Thin-film is now offering strong competition against the more established crystalline technology.
The solar photovoltaic (PV) industry has been steadily growing within the renewable energy sector since 2009, and its technology costs are decreasing. According to the Solar Energy Industries Association (SEIA), silicon wafer and cell prices dropped 15 percent in the first quarter 2011 compared with the previous quarter, and module prices fell about 7 percent.
Within PV, there are two main semiconductor technologies: crystalline silicon (c-Si) and thin-films, mostly cadmium telluride (CdTe) but also CIGS (copper-indium-gallium-selenide) and amorphous silicon. The concentrating photovoltaic (CPV) technologies have also reached a commercial stage within the last year. Crystalline silicon is the oldest and most established of all PV technologies, while thin-film is quickly gaining ground. By the end of first quarter 2011, crystalline modules were still the dominant player in the solar market worldwide, making up approximately 70 percent of global sales.
According to Alfonso Tovar, Renewable Energy Consultant with Black & Veatch’s global energy business, the mass manufacture of c-Si modules falls into two types: mono-crystalline or multi-crystalline. The main difference between these two types of modules is in the crystalline structure of the photovoltaic material, which is obtained through different manufacturing methods.
The manufacturing process of mono-crystalline silicon cells is slightly more complex and with lower yields than multi-crystalline silicon cells, Tovar said. Therefore, mono-crystalline cells are more expensive to produce but have better temperature response and power conversion efficiency. The basic building blocks of the c-Si modules are the photovoltaic cells, which are manufactured as individual units.
The dominant technology in the thin-film market is CdTe, but CIGS modules are gaining momentum. Another important module technology is based on amorphous silicon (a-Si). Tovar said the term thin-film is derived from the manufacturing process of these modules. In contrast to the c-Si modules, in which each cell is produced individually and then several are connected to create a module, the thin-film modules are manufactured by depositing a photovoltaic material on a variety of substrates, such as glass, plastics or metals.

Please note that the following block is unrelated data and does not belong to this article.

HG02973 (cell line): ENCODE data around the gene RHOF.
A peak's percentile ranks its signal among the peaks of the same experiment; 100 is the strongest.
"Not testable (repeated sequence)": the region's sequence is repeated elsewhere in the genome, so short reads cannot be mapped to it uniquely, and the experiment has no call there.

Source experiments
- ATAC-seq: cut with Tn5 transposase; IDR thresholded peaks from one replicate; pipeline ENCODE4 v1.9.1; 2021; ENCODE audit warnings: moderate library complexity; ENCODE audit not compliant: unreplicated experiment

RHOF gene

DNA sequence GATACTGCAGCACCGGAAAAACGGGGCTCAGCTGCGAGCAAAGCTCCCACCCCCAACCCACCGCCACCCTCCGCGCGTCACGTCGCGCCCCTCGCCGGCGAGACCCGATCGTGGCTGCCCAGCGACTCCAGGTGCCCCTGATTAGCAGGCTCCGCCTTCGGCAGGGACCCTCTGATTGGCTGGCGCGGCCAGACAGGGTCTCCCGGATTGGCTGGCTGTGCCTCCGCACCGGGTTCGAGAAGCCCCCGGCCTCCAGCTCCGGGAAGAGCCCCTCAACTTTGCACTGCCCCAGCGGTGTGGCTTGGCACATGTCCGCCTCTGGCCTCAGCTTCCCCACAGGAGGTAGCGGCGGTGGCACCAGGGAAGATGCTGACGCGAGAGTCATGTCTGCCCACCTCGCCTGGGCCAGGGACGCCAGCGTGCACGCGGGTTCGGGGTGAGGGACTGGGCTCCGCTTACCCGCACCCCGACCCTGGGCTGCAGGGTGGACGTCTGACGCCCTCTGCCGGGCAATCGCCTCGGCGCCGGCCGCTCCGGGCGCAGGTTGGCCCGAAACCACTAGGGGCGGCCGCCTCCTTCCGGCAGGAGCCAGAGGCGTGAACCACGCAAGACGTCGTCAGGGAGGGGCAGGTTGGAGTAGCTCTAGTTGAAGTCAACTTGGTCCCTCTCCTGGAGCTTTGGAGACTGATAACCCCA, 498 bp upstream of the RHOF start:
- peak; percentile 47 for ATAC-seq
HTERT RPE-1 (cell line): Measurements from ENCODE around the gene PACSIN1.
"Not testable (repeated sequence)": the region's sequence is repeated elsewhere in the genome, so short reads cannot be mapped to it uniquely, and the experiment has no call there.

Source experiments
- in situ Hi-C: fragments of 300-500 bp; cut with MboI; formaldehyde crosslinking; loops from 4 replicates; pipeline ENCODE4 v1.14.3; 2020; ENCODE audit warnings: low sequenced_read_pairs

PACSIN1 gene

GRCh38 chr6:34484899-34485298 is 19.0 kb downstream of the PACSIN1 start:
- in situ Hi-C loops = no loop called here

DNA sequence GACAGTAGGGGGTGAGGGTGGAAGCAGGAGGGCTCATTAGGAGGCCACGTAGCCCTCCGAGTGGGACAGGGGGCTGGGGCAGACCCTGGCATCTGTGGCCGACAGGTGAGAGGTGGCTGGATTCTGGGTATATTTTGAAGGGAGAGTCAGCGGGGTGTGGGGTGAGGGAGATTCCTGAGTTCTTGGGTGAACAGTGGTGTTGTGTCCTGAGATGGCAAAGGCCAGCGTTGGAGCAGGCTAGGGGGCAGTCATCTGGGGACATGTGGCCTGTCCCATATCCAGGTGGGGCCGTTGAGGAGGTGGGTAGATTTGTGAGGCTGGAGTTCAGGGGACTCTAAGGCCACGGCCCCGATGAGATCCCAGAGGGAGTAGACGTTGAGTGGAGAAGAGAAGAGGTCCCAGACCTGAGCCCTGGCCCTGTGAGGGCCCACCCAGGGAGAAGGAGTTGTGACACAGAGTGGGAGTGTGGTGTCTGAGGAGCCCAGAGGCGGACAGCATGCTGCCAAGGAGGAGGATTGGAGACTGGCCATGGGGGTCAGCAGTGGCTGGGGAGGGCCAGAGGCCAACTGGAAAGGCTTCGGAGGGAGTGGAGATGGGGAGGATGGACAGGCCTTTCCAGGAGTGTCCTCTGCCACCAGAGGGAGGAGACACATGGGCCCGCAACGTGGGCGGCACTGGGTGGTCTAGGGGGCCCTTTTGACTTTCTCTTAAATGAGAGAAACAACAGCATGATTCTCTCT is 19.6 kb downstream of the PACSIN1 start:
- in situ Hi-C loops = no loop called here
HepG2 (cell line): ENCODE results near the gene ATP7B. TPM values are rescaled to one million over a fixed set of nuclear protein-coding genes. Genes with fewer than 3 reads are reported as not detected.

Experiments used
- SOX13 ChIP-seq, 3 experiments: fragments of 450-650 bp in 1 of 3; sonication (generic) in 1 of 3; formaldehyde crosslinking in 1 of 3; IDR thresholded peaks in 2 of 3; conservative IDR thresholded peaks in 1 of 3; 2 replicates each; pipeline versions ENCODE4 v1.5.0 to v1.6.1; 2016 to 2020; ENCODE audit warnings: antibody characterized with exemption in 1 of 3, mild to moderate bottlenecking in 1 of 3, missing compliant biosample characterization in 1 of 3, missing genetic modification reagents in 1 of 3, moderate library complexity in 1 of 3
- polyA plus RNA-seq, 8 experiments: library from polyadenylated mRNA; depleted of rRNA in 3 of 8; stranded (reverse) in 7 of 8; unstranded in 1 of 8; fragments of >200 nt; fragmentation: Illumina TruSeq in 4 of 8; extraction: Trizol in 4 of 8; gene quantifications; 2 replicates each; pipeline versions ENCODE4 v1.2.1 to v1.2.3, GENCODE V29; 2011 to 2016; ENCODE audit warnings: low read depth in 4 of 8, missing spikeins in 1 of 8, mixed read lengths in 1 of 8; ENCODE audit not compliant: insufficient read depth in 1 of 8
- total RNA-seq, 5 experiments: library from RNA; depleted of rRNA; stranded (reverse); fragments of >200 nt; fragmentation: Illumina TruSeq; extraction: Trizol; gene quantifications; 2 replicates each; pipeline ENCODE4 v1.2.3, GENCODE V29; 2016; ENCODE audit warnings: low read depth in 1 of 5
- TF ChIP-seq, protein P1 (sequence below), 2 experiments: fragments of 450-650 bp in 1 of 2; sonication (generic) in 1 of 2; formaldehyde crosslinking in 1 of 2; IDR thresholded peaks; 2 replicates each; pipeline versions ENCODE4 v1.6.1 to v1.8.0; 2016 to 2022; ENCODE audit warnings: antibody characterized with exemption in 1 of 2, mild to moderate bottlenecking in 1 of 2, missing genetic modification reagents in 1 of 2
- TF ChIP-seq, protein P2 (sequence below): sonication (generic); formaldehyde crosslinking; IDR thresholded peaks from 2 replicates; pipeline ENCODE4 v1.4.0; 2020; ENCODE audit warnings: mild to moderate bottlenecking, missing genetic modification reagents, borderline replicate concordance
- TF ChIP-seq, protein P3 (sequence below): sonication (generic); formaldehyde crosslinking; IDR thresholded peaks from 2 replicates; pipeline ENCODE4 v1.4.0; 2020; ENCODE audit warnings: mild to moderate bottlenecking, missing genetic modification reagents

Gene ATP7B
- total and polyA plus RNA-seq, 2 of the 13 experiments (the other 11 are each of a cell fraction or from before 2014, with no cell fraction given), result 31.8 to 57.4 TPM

The major advantage of thin-films in comparison to crystalline silicon modules is price, as the manufacturing processes are significantly less energy-intensive and there is less waste of semiconductor material. Thin-film modules are, however, less efficient than c-Si modules.
Growth in Markets
In the first quarter of 2011, the United States witnessed 252 megawatts (MW) of grid-connected solar PV installations, about 66 percent more than first quarter of 2010. The industry is expecting the total U.S. solar PV market to double in 2011. U.S. grid-connected PV reached 2.3 gigawatts (GW) in the first quarter 2011, according to SEIA. John Felski, Black & Veatch Business Development Manager for Renewables & Energy Efficiency, said that Black & Veatch’s experience includes involvement in nearly half of the utility-scale PV plants currently operating in North America and a third of PV projects in advanced development.
Globally, cumulative solar PV capacity reached 40 GW by the end of 2010, up from 23 GW at the end of 2009, according to the European Photovoltaic Industry Association. This 70 percent growth was spurred by feed-in tariff programs in Germany and Italy, along with solid increases in the U.S., Japan, France, China, Spain and the Czech Republic.